|Charles Dickens in our miniature Christmas village in 2012|
I love Christmas books, from classics like Charles Dickens' A Christmas Carol to more obscure fare like Miss Read's Christmas at Fairacre. These stories are heartwarming and cheerful reads for the holiday season, but sometimes in December I'm craving a book with more excitement that still has a festive element.That's where my other favorite Christmas books come in--my paperback copies of mystery stories and suspenseful thrillers that have a holiday theme. While not quite as Christmas-y as the holiday books I mention above, these books have become every bit as traditional for me as the classic Christmas stories I save for later in the season.
A Rumpole Christmas, by John Mortimer
This book was my first introduction to Horace Rumpole, the beloved barrister who often finds himself at the center of mischief and mystery. I read all five stories over the course of a snowy Boxing Day, and loved each and every one of them. The stories are full of classic British wit and humor, and are just the right cozy mysteries to snuggle up with on a cold December night. Having read A Rumpole Christmas as a newcomer to the Rumpole series, I can say with certainty that you don't have to be a longtime fan of the books or television show to enjoy this collection--although by the time you finish it, you might just become as devoted a fan as those who have been following Rumpole's adventures for years.
Trojan Gold (Vicky Bliss #4), by Elizabeth Peters
The fourth book in one of my favorite series by one of my favorite authors, Trojan Gold follows art historian Vicky Bliss in her quest to find Priam's Treasure, a cache of gold discovered by archeologist Heinrich Schliemann at what he believed was the site of ancient Troy. A clue that arrives in a bloody envelope takes Vicky from her home of Munich, Germany to a small Bavarian village where the gold just might have been hidden after it disappeared during World War II. Vicky's not the only one looking for the gold, however--several of her colleagues are hot on its trail, as may be her on-again, off-again boyfriend, the debonair art thief John Smythe.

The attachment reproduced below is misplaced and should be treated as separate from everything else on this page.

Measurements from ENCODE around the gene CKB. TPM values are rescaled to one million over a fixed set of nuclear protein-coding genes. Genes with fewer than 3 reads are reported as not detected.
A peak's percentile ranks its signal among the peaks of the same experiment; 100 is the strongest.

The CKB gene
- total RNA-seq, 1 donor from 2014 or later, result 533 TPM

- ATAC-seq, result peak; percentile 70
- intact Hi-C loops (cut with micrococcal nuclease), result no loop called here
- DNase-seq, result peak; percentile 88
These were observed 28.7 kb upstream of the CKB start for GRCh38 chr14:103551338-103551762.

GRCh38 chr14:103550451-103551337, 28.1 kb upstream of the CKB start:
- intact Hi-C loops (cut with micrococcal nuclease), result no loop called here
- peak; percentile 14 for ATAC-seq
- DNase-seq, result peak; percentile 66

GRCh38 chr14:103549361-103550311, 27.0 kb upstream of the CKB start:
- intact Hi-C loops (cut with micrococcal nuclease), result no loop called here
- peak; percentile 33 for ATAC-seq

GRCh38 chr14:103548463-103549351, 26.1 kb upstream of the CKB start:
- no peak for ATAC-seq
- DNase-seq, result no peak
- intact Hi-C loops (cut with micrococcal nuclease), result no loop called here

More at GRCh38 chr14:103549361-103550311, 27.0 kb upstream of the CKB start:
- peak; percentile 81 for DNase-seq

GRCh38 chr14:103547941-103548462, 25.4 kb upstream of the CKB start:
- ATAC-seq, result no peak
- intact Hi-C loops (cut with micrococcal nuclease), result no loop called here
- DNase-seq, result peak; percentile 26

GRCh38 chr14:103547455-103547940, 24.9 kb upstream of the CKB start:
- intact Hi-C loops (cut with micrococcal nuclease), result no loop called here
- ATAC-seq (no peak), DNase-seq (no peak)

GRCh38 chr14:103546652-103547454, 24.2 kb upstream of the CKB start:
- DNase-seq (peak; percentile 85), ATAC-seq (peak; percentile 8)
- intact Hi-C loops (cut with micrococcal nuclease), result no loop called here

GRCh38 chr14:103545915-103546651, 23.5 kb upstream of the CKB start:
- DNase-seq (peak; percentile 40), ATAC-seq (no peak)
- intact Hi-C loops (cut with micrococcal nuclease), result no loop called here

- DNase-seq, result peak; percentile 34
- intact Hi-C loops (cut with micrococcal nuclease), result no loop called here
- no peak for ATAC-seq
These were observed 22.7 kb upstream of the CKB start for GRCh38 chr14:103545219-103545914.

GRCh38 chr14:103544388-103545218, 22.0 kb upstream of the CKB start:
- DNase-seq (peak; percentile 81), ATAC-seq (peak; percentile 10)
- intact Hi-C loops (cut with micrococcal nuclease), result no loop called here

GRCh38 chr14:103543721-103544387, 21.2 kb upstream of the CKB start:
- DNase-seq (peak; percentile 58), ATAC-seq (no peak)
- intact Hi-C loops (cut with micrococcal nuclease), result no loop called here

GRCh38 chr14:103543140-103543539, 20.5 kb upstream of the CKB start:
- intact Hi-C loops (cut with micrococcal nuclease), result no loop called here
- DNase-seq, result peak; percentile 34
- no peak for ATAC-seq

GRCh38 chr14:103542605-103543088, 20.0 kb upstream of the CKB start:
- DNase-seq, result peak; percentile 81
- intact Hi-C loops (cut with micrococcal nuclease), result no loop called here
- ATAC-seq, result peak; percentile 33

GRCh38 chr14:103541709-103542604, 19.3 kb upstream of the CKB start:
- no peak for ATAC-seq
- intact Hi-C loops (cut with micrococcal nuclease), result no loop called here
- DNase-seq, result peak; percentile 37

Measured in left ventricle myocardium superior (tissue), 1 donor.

Trojan Gold takes place during the Christmas season, and is filled with details on German Christmas customs. From the scenes at Munich's bustling Christkindlmarkt to Vicky's experiences of the folk traditions of Bavaria, Trojan Gold has plenty of Christmas spirit to temper the excitement and danger of the main plot.
Stitches in Time, by Barbara Michaels
Rachel Grant has always been fascinated by antique textiles and the stories of the women who made them, so when she gets an offer to help out at her favorite vintage clothing store, she jumps at the chance. At the store, she learns the ropes of caring for old fabrics under the tutelage of its owners, business partners Cheryl and Kara. Rachel becomes particularly intrigued by an antique album quilt that makes its way to the store under mysterious circumstances, and attempts to restore it while watching the shop and Cheryl's attached house during the Christmas holidays.
The more Rachel comes into contact with the quilt, though, the more it becomes clear that something is very wrong with it. The patches depict scenes that aren't quite as charming as those on traditional album quilts, and Rachel begins to suspect that the person who made this quilt didn't intend goodwill for its recipient. When Rachel begins behaving oddly, she starts to wonder if she's going crazy . . . or if it's possible that the animosity of the quilt's maker has survived in its fabric for all these years.
Jerusalem Inn (Richard Jury #5), by Martha Grimes
My mother and grandmother both read Martha Grimes' series about Scotland Yard detective Richard Jury, and my mother recommended Jerusalem Inn to me last year as not just a good holiday mystery but one of her favorite Jury installments. The story follows Jury as he attempts to solve two murders in a small English village at Christmastime, and much of the action takes place at the local country estate and the pub called the Jerusalem Inn. It all makes for a classic British country house mystery with a dash of almost Wodehousian humor courtesy of Jury's aristocratic friend Melrose Plant, and it has become a new favorite Christmas mystery for me.